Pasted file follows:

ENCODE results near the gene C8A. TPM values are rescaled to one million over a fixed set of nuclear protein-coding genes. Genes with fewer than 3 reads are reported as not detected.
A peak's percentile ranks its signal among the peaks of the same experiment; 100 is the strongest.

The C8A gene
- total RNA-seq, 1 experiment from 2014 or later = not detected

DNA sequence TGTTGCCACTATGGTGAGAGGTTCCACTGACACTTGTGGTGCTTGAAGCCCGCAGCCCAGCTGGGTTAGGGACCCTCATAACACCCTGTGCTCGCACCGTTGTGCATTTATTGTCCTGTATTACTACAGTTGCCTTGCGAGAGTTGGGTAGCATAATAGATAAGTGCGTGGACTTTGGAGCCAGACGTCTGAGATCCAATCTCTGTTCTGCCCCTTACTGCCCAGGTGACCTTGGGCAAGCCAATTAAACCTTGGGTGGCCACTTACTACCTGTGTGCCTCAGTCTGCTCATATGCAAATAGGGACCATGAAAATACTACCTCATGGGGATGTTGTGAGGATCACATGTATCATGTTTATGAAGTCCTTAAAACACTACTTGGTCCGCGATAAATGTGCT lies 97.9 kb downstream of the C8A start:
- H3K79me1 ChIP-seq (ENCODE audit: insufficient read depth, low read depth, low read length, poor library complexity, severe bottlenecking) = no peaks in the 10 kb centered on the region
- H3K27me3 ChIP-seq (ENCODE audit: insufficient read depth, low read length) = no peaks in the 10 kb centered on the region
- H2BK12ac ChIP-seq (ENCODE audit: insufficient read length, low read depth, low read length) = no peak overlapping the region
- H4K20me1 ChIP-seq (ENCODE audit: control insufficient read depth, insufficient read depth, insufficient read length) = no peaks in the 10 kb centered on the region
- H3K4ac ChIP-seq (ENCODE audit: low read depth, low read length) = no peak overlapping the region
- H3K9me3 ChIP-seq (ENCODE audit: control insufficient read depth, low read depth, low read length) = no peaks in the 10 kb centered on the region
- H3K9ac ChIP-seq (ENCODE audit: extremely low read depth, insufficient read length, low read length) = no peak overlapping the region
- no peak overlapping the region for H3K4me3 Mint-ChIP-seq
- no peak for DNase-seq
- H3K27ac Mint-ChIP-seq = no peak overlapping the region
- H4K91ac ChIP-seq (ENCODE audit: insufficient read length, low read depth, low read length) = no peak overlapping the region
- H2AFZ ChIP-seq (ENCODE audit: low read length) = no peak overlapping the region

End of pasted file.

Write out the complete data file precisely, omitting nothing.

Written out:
ENCODE results near the gene C8A. TPM values are rescaled to one million over a fixed set of nuclear protein-coding genes. Genes with fewer than 3 reads are reported as not detected.
A peak's percentile ranks its signal among the peaks of the same experiment; 100 is the strongest.

The C8A gene
- total RNA-seq, 1 experiment from 2014 or later = not detected

DNA sequence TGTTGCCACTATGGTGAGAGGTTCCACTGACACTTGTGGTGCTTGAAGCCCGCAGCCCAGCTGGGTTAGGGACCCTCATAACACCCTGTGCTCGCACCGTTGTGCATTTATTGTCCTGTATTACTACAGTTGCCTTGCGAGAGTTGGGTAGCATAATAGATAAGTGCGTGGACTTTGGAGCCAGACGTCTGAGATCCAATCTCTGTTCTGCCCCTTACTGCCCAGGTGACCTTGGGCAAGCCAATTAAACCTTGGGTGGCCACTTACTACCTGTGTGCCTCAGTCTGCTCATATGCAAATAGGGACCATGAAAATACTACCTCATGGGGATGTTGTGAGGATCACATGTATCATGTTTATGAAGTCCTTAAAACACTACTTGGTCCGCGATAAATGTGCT lies 97.9 kb downstream of the C8A start:
- H3K79me1 ChIP-seq (ENCODE audit: insufficient read depth, low read depth, low read length, poor library complexity, severe bottlenecking) = no peaks in the 10 kb centered on the region
- H3K27me3 ChIP-seq (ENCODE audit: insufficient read depth, low read length) = no peaks in the 10 kb centered on the region
- H2BK12ac ChIP-seq (ENCODE audit: insufficient read length, low read depth, low read length) = no peak overlapping the region
- H4K20me1 ChIP-seq (ENCODE audit: control insufficient read depth, insufficient read depth, insufficient read length) = no peaks in the 10 kb centered on the region
- H3K4ac ChIP-seq (ENCODE audit: low read depth, low read length) = no peak overlapping the region
- H3K9me3 ChIP-seq (ENCODE audit: control insufficient read depth, low read depth, low read length) = no peaks in the 10 kb centered on the region
- H3K9ac ChIP-seq (ENCODE audit: extremely low read depth, insufficient read length, low read length) = no peak overlapping the region
- no peak overlapping the region for H3K4me3 Mint-ChIP-seq
- no peak for DNase-seq
- H3K27ac Mint-ChIP-seq = no peak overlapping the region
- H4K91ac ChIP-seq (ENCODE audit: insufficient read length, low read depth, low read length) = no peak overlapping the region
- H2AFZ ChIP-seq (ENCODE audit: low read length) = no peak overlapping the region